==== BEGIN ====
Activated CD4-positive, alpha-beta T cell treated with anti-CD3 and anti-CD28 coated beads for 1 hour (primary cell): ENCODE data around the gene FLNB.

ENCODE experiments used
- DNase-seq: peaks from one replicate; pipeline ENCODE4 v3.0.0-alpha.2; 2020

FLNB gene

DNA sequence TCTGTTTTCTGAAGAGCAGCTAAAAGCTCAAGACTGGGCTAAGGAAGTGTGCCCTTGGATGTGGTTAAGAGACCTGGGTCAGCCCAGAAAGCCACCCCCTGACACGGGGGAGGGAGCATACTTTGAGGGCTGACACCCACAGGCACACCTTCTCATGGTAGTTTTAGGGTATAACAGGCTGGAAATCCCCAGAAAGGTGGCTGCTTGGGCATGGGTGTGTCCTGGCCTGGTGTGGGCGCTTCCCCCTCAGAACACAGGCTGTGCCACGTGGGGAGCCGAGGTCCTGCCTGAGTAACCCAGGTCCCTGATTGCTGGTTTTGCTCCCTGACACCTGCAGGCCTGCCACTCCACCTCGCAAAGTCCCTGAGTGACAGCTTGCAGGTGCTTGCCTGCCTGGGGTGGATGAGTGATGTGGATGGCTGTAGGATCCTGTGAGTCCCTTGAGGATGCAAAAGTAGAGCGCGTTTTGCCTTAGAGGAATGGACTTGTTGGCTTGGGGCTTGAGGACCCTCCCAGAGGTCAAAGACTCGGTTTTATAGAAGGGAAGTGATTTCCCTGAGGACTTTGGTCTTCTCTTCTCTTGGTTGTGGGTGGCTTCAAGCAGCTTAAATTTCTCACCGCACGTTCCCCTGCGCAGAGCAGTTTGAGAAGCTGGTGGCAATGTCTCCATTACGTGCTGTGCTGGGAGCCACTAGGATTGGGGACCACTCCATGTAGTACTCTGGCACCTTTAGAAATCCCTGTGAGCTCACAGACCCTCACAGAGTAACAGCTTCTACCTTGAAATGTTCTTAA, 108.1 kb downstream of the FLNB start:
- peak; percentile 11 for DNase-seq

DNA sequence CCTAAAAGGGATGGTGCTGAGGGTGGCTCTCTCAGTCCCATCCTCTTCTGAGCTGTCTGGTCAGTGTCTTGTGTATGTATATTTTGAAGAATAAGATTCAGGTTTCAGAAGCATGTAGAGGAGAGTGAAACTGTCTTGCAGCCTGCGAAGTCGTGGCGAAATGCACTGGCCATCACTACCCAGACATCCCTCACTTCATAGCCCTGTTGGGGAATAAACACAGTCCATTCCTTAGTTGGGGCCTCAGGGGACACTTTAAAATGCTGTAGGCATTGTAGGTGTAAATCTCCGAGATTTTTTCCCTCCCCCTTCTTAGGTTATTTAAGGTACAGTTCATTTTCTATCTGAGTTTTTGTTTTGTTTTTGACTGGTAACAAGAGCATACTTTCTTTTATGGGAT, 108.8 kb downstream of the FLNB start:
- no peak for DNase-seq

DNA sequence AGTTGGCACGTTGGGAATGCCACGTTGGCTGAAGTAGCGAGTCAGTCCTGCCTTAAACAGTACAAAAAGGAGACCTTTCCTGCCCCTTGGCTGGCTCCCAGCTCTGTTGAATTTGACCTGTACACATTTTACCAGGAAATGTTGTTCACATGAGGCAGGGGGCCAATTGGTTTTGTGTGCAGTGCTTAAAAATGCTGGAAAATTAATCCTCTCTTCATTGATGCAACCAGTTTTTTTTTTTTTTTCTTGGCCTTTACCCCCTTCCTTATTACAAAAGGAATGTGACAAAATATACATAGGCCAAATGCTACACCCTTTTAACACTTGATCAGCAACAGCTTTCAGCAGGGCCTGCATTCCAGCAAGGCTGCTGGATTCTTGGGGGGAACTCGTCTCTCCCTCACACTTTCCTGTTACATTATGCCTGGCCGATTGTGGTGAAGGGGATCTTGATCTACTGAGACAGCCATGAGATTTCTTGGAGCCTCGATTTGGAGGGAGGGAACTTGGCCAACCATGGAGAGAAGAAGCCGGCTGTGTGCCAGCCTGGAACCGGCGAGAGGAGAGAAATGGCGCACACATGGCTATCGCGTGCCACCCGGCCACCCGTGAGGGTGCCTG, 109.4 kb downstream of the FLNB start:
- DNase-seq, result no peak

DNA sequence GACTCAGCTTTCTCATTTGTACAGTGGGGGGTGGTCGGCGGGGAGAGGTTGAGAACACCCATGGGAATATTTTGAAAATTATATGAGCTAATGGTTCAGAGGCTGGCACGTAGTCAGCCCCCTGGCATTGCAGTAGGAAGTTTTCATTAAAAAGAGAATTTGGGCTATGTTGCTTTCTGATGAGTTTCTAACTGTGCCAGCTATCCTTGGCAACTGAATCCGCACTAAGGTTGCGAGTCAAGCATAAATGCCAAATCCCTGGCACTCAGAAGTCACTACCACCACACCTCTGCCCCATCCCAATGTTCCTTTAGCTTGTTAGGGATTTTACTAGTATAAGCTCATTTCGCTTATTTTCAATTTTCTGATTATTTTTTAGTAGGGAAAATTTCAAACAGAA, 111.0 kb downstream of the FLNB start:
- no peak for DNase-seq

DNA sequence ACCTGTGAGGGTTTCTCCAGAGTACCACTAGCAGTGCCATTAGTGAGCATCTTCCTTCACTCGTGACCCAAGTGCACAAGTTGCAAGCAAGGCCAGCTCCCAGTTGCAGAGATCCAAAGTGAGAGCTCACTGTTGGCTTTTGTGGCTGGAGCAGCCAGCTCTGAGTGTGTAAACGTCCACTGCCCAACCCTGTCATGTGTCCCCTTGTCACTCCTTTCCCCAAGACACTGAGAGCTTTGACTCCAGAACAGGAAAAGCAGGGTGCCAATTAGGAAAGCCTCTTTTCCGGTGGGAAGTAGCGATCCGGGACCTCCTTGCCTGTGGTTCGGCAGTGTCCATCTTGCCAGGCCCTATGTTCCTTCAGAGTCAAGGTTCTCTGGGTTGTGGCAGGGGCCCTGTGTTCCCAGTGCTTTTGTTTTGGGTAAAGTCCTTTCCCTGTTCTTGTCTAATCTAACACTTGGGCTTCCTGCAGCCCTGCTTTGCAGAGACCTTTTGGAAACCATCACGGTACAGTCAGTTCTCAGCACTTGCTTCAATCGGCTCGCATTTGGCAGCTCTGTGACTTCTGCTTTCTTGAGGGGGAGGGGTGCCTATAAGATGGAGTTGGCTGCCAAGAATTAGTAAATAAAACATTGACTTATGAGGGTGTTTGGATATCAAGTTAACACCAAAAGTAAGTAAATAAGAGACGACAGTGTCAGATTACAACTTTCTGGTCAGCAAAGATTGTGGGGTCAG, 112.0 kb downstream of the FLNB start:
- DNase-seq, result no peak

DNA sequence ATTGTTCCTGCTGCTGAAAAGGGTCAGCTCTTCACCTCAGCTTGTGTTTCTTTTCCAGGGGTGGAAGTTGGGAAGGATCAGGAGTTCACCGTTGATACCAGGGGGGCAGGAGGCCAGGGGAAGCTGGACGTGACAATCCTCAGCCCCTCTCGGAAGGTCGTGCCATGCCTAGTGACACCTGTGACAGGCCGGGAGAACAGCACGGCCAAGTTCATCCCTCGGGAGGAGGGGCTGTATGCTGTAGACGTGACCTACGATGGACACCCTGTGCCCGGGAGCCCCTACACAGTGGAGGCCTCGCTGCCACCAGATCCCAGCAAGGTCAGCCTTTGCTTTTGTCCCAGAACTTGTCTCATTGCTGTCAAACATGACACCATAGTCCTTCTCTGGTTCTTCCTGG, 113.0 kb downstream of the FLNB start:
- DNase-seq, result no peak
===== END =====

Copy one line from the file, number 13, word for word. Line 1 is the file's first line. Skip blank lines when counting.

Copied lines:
DNA sequence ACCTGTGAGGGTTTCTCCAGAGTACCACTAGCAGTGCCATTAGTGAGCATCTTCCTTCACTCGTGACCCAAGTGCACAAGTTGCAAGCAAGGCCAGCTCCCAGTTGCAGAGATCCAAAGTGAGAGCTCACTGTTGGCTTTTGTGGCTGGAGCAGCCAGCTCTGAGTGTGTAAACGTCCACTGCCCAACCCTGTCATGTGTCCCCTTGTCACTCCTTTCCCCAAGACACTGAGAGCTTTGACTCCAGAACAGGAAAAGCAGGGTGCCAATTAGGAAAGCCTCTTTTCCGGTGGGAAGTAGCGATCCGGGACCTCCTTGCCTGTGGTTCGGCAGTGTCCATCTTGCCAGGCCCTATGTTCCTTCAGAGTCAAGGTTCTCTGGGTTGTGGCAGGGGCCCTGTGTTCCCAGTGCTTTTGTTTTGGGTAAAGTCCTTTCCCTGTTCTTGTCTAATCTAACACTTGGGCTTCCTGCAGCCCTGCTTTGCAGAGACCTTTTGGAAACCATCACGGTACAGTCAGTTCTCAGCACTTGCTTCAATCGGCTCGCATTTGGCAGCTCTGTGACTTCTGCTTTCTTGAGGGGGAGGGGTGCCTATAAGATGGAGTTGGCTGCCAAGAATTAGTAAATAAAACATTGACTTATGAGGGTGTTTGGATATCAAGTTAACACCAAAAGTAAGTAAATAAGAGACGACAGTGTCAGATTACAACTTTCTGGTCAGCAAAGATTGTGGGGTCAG, 112.0 kb downstream of the FLNB start: